Posts Categorized: Practical Tips for Patent Drafting

Slowing Down Patent Issuance

There are many strategies and situations where slowing down the patent from issuing is an enormous benefit to the client. Personally, I take a very proactive approach to making the patent issue as late as possible where this is needed, such as filing a provisional application. I could not bear the thought of writing a sloppy patent application or intentionally filing claims are ambiguous or need a lot of work to clean up. I think it is reprehensible to intentionally and needlessly drag out prosecution by filing endless responses to Office actions, because it lines the pockets of the attorney without benefiting the client. I do think there are legitimate, low cost mechanisms that can extend the prosecution time to help the client get the most protection for the money spent.

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How to Speed Up A Patent

In order to speed up issuance, the patent may be filed as a non-provisional application right away. This gets the application into the queue at the patent office first.

Even though the examiners are supposed to take the applications in order, every examiner has some discretion on which ones they handle. In order to get the application through quickly, the patent attorney should draft the application with the examiner in mind.

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Designing a Patent Strategy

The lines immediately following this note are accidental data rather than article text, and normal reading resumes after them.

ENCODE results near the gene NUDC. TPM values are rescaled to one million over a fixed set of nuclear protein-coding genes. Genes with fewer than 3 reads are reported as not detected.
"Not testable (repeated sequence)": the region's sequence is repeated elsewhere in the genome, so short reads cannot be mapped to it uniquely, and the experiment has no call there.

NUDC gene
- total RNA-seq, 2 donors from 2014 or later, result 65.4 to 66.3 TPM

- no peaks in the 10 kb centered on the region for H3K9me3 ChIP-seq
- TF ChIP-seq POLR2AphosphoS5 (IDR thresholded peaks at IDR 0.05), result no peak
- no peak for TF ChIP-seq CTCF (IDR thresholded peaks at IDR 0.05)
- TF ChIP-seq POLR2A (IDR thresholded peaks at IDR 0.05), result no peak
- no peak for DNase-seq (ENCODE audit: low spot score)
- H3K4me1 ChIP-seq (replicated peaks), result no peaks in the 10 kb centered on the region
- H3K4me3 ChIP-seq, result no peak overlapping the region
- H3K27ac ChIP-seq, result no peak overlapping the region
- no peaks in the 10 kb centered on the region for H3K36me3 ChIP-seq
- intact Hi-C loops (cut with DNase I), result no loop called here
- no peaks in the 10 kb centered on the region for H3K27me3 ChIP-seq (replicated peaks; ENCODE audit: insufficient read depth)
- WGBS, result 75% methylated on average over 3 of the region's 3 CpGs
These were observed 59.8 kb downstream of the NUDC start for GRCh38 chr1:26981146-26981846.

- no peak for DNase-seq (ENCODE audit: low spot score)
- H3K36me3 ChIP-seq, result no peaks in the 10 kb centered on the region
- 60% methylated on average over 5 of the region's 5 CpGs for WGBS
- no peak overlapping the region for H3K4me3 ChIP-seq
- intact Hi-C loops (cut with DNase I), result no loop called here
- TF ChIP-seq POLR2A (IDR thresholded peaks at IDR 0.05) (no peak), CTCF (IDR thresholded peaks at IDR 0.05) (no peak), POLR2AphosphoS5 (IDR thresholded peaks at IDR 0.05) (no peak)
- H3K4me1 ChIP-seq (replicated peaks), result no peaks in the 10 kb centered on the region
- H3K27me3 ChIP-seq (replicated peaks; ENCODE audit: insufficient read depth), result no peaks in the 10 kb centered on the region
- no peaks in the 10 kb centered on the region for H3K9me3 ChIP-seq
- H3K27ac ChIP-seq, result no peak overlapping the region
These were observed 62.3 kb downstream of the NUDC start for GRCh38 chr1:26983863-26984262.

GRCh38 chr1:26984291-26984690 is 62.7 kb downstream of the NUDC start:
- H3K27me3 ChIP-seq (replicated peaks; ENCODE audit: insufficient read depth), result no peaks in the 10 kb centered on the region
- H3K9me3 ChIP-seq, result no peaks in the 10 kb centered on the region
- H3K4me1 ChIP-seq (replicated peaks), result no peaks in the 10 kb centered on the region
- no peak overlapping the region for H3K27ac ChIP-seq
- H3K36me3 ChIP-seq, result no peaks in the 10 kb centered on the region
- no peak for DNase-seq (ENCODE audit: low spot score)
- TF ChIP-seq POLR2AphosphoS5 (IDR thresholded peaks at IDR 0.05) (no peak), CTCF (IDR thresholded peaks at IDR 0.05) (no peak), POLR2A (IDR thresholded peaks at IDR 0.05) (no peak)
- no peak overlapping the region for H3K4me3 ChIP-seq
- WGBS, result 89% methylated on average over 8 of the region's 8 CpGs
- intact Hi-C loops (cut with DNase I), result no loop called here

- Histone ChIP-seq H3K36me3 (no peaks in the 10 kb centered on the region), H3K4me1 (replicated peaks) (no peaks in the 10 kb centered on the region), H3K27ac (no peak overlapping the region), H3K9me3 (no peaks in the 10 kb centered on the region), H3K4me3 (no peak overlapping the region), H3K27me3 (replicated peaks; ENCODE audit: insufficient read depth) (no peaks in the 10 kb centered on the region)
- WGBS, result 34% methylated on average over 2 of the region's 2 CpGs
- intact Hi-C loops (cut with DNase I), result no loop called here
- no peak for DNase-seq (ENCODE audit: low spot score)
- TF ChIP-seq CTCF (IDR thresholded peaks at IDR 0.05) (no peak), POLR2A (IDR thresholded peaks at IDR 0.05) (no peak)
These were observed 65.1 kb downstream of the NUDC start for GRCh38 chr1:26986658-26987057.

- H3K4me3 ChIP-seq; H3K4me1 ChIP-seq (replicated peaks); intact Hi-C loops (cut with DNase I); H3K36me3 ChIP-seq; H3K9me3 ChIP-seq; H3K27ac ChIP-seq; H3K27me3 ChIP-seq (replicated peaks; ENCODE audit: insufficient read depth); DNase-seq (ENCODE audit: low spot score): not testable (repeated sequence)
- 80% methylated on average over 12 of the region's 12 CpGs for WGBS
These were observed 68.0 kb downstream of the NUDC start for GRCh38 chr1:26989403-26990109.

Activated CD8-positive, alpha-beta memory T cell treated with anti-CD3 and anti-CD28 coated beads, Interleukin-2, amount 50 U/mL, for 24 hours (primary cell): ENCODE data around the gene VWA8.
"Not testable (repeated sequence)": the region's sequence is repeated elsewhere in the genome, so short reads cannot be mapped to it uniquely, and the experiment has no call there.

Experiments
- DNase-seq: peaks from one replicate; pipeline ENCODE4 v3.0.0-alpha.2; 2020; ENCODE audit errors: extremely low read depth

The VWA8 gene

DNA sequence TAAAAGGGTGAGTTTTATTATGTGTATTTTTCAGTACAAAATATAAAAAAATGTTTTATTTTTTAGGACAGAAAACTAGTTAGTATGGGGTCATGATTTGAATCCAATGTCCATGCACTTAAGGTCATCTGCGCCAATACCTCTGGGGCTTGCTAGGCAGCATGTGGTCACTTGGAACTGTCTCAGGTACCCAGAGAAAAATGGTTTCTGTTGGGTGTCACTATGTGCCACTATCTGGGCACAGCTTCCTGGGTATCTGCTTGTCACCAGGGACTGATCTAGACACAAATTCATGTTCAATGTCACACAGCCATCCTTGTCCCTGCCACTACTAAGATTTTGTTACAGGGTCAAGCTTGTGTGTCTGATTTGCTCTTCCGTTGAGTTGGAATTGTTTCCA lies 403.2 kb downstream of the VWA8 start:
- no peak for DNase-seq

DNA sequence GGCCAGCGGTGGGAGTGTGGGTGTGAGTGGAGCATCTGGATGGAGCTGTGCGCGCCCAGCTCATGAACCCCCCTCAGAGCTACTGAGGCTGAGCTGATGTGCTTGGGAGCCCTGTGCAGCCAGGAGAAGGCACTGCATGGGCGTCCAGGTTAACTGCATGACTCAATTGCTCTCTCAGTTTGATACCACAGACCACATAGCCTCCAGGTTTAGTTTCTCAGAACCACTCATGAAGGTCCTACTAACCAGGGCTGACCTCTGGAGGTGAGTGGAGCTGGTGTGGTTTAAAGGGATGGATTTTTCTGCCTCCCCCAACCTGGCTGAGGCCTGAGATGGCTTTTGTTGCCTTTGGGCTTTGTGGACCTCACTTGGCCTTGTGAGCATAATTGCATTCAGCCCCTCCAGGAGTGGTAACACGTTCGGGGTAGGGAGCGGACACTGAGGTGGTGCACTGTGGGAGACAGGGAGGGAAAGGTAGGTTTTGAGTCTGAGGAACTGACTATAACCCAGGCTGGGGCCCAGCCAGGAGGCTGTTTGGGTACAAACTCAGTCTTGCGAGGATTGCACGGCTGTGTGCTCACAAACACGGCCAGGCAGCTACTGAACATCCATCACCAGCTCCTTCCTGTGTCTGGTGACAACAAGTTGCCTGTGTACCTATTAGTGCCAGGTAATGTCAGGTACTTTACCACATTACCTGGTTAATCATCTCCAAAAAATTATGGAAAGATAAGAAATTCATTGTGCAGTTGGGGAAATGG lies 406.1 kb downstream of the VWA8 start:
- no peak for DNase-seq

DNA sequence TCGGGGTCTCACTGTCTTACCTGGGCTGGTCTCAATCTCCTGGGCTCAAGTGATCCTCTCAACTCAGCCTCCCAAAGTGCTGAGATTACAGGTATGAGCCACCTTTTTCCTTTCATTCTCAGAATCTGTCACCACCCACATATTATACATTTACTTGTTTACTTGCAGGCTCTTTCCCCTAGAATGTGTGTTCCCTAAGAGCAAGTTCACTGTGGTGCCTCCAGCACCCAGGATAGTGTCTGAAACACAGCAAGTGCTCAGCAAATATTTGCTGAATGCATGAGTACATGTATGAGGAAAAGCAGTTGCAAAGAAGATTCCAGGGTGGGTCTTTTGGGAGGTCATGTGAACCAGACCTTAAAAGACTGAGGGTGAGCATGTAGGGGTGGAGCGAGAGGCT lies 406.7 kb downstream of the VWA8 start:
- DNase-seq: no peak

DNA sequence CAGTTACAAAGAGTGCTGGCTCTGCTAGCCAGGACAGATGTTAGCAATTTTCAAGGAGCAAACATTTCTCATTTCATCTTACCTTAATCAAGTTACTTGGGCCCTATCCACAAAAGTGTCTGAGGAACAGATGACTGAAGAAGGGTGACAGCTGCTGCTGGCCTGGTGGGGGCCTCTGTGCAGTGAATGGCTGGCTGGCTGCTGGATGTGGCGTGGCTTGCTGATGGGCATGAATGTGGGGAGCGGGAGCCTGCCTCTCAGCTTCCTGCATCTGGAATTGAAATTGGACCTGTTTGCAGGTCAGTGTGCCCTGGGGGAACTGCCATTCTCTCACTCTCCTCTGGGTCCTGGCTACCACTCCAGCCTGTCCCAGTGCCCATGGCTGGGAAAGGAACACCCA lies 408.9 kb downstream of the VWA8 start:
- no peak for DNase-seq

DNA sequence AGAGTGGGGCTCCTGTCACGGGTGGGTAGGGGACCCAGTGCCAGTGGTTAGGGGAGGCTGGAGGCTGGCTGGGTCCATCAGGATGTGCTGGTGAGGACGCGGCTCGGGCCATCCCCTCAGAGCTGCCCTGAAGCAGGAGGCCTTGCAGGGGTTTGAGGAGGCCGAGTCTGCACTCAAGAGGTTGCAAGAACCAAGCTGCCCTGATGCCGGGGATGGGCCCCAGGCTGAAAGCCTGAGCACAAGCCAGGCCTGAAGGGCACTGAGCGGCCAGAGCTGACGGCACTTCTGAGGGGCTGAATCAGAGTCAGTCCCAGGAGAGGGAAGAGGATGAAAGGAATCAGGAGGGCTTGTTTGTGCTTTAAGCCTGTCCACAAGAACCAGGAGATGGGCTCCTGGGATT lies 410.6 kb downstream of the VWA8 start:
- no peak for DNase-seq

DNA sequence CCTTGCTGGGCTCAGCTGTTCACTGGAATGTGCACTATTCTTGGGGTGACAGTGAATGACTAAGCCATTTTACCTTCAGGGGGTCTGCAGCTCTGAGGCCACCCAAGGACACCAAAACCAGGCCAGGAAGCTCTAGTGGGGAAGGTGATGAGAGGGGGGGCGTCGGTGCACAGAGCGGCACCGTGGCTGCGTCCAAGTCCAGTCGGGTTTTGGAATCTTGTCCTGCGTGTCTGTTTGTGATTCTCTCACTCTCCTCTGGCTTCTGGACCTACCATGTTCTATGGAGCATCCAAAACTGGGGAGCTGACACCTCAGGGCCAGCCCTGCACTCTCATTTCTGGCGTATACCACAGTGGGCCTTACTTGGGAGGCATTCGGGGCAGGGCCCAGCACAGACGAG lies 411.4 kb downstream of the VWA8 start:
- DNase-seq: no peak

To a very large extent, a patent attorney can craft a strategy for a patent that aligns with the business goals of a client. From my experience, very few patent attorneys/agents bother with such things, but it can make a very big difference, especially in some business situations.

BlueIronIP is a patent financing group that specializes in patent strategies for startups and medium sized businesses. BlueIronIP uses a “patent due diligence” process to determine the best strategy for your business, as well as to evaluate individual inventions.

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Claiming Strategy for a Patent in Real Business Applications

One of my clients was complaining about how difficult and expensive their last patent was when it was handled by a big firm. Sadly, this is not an uncommon story, where the inventor had to suffer through several revisions of the initial application because it was technically incorrect and was missing many essential elements of the invention.

The problem was exacerbated when the response to an Office action was handed off to someone unfamiliar with the case, and the inventor essentially did all the background work to present their case to the Examiner. Oh, and by the way, over $180,000 was spent prosecuting the patent. (The Big Firm billed by the hour, too.)

Not only is this story one of utter incompetence, clearly excessive billing, but it is one of poor claiming strategy.

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